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Hannah Carr

Born a Slave – Date Unknown

Died December 9, 1917

"Aunt Hannah" is highly esteemed by old and young, and few there are who do not know her personally, for she has lived here about three-quarters of a century, in fact has been a member of the Methodist Church here nearly that long.


These words of respect written in 1912 were used to describe a beloved resident of Matagorda.


The actual date of Hannah Carr’s birth was unknown. It is possible that she herself did not know when she was born. At her death, her Matagorda friends were sure she was at least 100, but census records indicate she was probably closer to 90.


Her age recorded in the 1880 census was 48, which would have made 1932 her birth year. The 1900 census gave her age as 75 and said she was born in February, 1925. If Hannah herself answered the questions, it may have been the most accurate birth date. Her age at her death would have been 92 if the 1925 date was correct.


One of the questions always asked on the census was place of birth. In 1880 Hannah’s entry said she was born in Mississippi, but the 1900 census entry was Georgia. The census also indicated she had been married 50 years.


Regardless of where she was born, at some point, Hannah moved to Matagorda and worked for the Robert H. Williams family.


According to the Matagorda County Tribune, November, 1912, Dr. Christopher Harris “Kit” Williams was visiting in Matagorda. One purpose of the trip was to visit Hannah as she had been his mammy when he was young. Dr. Williams was born in 1838, therefore, Hannah would have been a young woman when she cared for Dr. Williams.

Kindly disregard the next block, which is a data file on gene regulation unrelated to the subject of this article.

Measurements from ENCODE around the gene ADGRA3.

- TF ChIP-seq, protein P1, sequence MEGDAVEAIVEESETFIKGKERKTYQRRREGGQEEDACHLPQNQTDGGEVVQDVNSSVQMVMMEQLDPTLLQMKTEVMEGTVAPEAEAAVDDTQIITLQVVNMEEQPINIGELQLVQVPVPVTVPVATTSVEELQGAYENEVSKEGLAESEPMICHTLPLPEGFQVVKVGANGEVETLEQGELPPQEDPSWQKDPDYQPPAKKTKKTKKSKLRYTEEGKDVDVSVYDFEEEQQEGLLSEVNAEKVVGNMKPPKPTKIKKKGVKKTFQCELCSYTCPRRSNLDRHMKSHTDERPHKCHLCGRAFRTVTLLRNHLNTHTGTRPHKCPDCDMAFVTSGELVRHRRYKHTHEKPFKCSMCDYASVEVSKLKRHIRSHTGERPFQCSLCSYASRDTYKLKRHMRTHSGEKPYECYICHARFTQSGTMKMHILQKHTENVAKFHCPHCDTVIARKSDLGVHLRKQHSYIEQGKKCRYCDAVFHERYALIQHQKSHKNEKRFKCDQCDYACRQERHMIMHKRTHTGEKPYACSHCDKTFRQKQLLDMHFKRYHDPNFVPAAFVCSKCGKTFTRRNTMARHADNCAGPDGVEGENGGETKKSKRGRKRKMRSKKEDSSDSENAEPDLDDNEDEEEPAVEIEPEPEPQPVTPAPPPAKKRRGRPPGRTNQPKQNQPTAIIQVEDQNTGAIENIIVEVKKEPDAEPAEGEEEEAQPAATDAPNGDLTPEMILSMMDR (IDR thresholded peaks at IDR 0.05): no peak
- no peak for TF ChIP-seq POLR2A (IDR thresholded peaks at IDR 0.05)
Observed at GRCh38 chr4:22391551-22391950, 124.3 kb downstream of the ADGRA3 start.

The article went on to say of Hannah-- During slavery times, as was the custom, her name with other Negro slave Methodists was on the roll with the white folks. Hers is the only name of her race on it today, and there as an honest, faithful and respectful member and a consistent Christian, she is respected by all, yea, by many, loved--an impressive lesson… Until recently when blindness overcame her the care of the church was her especial pride and pleasure. Aunt Hannah lives alone in her own nice little house just across the street from the Culver home and with her chickens and household work passes away the time.

Matagorda County Tribune, November 1, 1912


The Official Membership and Church Records of the Methodist Church of Matagorda recorded Hannah’s baptism and vows in 1891.


Hannah also worked for the family of Galen and Amelia Hodges, owners of the Colorado House hotel.
She was a devoted servant and an excellent seamstress for the family. 


She later worked for Lily Bruce Culver.


At some point, Hannah was married as she was widowed by 1880.
Records also disagree on how many children she had, but her granddaughter, Annie Brown, age 11, was living with her in 1880.


1880 Federal Census of Matagorda, Texas



In her later years, as a freedwoman, she owned her home, which had been built for
her across the street to the west from the Culver house on Wightman Street.


1900 Federal Census of Matagorda, Texas

1910 Federal Census of Matagorda, Texas


Another demonstration of the town’s love and respect for Hannah was a prayer meeting held at her home in 1913.